The understated risk encrypted traffic brings to your business

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Cyberthreats are constantly evolving and as technology advances, so do the tactics used by cybercriminals. As cybercriminals target browsers, protocols, and applications, it is crucial for businesses to have proper encryption. And as websites and apps more widely adopt Transport Layer Security (TLS) today to secure online security, cybercriminals are now making it a priority to leverage TLS to obfuscate the contents of malicious communication.

Encryption provides privacy not security

TLS is the encryption standard used on the internet today. It is designed to provide confidentiality and authenticity by encrypting the communication between two parties and verifying that the server is who it claims to be, based on its certificate and who issued it.

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However, while TLS provides privacy, it does not provide any security or assurance of the content. Businesses can have a perfectly valid encrypted and ‘secure’ connection to a site that actually hosts malicious content. That is why it is critical to inspect encrypted traffic.

Encryption is one of the strongest weapons that malware authors can leverage. As mentioned, cybercriminals can take advantage of encryption to obfuscate their codes. They can also leverage it to prevent users (in the case of ransomware) from being able to access their files, and for securing their malicious network communication. In fact, encrypted traffic is a huge security risk because it renders firewalls blind to what is flowing through the network, preventing them from identifying and blocking malicious content.

Out of all the malware that has made some kind of network connection, our research found that nearly a quarter (23 per cent) of malware families use encrypted communication[1]. Unfortunately, most organisations have firewalls that lack scalable decryption capabilities, and are unable to inspect encrypted traffic without causing applications to break or degrade network performance. These threats are also overlooked by security teams due to the performance and complexity concerns.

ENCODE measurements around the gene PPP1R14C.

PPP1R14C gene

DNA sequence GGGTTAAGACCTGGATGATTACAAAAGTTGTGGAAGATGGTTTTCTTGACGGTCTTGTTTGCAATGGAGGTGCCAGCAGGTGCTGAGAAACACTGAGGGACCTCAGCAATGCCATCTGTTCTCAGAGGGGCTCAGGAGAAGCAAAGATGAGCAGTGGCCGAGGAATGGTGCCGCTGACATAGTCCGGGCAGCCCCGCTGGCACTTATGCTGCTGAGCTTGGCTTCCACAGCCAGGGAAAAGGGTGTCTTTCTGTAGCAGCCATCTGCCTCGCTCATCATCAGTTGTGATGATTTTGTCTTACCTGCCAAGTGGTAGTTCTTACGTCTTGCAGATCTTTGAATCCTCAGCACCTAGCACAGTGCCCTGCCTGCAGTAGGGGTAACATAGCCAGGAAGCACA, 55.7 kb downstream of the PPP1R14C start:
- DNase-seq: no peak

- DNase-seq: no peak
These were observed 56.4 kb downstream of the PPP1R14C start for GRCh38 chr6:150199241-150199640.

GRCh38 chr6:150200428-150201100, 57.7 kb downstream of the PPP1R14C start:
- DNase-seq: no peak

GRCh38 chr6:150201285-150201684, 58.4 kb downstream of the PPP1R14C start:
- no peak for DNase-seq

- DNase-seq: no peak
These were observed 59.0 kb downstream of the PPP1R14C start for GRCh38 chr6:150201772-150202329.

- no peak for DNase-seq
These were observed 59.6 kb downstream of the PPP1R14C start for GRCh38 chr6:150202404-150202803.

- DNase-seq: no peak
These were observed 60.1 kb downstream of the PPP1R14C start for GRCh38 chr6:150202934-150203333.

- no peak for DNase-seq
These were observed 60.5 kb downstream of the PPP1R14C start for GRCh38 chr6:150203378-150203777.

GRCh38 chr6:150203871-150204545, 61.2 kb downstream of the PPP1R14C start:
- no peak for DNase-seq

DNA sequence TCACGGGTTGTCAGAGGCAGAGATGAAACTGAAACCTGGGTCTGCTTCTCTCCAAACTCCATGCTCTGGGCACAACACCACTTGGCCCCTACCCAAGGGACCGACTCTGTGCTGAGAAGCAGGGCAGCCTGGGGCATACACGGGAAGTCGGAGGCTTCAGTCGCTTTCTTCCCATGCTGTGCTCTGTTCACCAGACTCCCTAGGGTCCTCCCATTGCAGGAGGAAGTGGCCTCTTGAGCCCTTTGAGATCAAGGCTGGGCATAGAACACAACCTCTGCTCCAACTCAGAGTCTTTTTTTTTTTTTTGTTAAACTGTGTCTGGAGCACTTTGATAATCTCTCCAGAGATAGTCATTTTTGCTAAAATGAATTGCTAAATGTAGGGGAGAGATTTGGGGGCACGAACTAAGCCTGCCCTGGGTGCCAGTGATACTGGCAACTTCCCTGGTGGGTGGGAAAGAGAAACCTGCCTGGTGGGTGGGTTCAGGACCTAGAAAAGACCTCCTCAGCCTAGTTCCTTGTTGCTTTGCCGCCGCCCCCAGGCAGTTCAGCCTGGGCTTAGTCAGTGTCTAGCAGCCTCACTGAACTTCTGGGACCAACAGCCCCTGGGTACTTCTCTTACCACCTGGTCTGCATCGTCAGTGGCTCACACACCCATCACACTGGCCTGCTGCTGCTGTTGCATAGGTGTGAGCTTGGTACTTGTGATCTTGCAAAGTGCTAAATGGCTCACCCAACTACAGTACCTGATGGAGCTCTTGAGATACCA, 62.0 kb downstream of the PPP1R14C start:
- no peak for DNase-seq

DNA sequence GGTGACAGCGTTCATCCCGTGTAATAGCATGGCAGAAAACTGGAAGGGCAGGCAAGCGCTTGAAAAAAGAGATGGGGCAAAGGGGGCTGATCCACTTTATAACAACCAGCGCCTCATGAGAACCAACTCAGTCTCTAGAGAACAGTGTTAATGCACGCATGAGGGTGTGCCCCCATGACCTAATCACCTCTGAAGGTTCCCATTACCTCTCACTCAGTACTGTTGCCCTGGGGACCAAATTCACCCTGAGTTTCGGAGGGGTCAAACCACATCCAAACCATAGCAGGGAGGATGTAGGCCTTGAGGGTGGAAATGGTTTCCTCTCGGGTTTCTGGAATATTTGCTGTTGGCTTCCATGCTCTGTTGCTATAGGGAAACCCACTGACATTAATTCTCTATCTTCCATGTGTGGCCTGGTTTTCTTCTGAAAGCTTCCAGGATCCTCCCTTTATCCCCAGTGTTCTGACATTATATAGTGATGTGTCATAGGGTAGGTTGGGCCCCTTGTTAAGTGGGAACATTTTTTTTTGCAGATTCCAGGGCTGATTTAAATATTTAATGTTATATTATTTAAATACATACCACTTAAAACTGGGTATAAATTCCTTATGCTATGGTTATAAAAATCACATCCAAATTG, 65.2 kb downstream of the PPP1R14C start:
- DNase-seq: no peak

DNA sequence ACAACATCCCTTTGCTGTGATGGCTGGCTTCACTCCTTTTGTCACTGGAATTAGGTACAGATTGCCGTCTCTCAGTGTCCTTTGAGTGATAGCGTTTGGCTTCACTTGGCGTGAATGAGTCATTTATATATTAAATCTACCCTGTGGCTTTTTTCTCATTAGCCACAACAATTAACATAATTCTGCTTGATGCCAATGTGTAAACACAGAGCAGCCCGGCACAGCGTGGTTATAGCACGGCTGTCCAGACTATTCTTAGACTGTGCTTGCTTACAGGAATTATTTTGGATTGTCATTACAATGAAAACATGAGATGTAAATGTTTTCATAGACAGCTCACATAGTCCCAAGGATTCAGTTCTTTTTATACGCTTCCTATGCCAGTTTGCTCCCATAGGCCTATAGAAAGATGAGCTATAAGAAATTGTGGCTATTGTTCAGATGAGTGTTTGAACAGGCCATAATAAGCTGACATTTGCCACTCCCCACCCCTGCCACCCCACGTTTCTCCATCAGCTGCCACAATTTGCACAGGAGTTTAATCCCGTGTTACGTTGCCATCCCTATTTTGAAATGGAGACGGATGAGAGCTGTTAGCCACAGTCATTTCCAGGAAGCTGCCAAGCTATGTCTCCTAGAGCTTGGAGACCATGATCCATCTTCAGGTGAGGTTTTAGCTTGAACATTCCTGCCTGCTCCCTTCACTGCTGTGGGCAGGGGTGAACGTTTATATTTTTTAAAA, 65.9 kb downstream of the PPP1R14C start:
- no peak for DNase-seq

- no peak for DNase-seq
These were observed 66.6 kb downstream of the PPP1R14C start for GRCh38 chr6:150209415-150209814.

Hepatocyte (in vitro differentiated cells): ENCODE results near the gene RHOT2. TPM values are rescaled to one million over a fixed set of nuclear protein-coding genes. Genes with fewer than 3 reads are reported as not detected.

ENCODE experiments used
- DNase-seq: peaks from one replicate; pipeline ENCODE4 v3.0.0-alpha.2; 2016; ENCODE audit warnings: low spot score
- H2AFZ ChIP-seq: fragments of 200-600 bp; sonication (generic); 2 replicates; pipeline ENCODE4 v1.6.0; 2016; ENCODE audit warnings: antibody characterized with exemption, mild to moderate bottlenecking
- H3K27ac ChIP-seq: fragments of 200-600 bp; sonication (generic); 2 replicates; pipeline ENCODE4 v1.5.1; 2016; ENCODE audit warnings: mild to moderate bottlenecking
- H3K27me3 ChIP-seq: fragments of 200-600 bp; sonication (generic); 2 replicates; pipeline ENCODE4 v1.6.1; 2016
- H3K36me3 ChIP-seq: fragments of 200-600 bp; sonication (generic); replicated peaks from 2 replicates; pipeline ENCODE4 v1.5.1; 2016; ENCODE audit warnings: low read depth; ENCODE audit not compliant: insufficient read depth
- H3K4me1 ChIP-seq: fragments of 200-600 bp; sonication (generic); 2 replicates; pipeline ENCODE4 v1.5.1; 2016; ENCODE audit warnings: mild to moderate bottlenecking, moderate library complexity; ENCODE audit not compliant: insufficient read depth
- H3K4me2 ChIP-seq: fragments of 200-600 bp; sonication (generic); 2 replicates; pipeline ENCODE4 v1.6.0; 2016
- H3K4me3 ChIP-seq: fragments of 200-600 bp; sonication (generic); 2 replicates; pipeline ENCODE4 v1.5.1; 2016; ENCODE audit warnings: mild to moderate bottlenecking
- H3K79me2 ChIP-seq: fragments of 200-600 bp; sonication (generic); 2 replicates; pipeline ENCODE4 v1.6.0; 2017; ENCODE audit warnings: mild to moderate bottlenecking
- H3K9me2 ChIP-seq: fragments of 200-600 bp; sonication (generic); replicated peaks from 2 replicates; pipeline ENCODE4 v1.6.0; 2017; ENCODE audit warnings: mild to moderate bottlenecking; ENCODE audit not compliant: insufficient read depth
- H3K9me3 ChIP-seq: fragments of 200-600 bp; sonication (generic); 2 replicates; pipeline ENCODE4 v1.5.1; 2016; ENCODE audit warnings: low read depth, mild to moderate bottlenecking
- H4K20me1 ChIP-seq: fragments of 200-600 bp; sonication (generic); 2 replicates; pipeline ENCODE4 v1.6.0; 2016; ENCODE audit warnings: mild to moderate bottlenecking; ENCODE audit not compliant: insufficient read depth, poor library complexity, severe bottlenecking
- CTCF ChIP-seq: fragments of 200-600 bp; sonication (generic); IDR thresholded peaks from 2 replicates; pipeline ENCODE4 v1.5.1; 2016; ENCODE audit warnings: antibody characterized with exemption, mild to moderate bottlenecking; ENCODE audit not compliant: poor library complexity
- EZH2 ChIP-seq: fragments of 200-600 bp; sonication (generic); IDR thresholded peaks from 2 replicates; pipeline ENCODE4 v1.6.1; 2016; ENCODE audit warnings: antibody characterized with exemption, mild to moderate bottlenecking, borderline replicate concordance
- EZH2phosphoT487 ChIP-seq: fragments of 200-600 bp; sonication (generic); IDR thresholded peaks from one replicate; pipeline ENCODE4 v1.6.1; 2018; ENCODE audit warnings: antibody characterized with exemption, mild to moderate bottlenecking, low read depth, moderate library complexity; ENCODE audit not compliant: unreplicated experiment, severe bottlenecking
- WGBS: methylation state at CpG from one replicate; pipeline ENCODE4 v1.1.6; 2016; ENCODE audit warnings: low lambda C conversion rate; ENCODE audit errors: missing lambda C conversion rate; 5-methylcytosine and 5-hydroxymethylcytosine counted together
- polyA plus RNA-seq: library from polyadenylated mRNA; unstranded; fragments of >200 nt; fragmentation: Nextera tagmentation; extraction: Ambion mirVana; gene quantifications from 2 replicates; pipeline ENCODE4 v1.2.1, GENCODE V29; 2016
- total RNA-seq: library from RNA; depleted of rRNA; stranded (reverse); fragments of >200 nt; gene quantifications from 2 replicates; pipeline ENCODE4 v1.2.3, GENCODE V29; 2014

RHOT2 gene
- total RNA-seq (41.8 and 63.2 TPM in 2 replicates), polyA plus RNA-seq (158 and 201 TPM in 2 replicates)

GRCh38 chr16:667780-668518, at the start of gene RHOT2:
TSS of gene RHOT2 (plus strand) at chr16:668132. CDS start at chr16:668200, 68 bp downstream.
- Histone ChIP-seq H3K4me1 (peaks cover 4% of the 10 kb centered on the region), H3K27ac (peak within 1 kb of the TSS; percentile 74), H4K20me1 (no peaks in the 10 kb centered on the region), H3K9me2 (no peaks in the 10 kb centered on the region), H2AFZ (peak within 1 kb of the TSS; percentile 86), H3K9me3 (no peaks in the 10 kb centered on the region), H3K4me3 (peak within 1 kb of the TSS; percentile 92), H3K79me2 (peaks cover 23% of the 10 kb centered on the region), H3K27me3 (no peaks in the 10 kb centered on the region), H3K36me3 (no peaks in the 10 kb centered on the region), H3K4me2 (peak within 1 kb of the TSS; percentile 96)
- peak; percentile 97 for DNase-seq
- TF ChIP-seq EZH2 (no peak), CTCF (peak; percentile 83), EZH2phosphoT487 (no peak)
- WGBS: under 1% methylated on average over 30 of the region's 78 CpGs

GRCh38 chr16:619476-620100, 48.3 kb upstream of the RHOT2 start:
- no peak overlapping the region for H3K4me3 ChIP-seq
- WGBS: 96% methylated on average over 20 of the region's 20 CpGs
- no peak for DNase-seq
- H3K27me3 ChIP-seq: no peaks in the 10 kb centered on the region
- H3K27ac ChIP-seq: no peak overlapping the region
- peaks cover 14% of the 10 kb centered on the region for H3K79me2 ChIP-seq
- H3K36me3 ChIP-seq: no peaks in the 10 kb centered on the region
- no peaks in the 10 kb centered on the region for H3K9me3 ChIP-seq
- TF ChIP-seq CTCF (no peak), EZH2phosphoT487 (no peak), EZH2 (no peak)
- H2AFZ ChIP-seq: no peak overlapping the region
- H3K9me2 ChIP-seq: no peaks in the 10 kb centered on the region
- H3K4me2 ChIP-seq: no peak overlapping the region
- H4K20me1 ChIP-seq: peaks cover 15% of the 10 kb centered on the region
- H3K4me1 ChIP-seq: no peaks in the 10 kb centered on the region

Fighting chaos in encrypted data

It might seem to be a given that all businesses would inspect encrypted traffic. However, it is reported that while 82 per cent of global companies surveyed agree that decryption inspection is necessary, only 3.5 per cent of them are decrypting their traffic to properly inspect it[2]. Businesses are not decrypting their network traffic for several reasons, including concerns about firewall performance, lack of proper policy controls, and poor user experience.

The reality is that most organisations need to carefully balance performance, privacy, and security. It remains a necessity for companies to employ network security systems that can provide critical visibility to this blind spot while eliminating frustrating latency and compatibility issues.

Moreover, TLS is a complex protocol with different certificates needing to be exchanged. There are several TLS versions and many applications and web services that do things differently. This presents enormous challenges for any security solution that attempts to inject itself into this process for the purpose of inspecting and securing the content that is exchanged.

TLS is here to stay

As cyberthreats continue to evolve, no industry is safe from cyberattacks as the volume of attacks continue to grow year after year. Most recently, the FBI revealed that criminals have netted US$3.5 billion from cybercrimes based on reports they received in 2019.

As we approach 100 per cent network traffic encryption, we are expecting the cost of cybercrime to only increase in the future. At the same time, hackers will continue to exploit encryption in their cyberattacks.

To minimise the security risk from encrypted network traffic, you should:

  • Inspect network traffic and check the TLS certificate details of https communications
  • Pay significant attention to unusual or unexpected volumes of https traffic to unknown domains or using invalid or forged TLS certificates – this is crucial especially during financial transactions or when personal or sensitive information are being entered into browsers;
  • Invest in a network security product that can perform the different kinds of TLS communication inspections and can communicate and coordinate with your anti-virus product, VPN, firewalls, and/or your IDS/IPS to halt suspicious or known malicious network communications.

[1] Sophos: Nearly a quarter of malware now communicates using TLS

[2] The Achilles Heel of Next-Gen Firewalls

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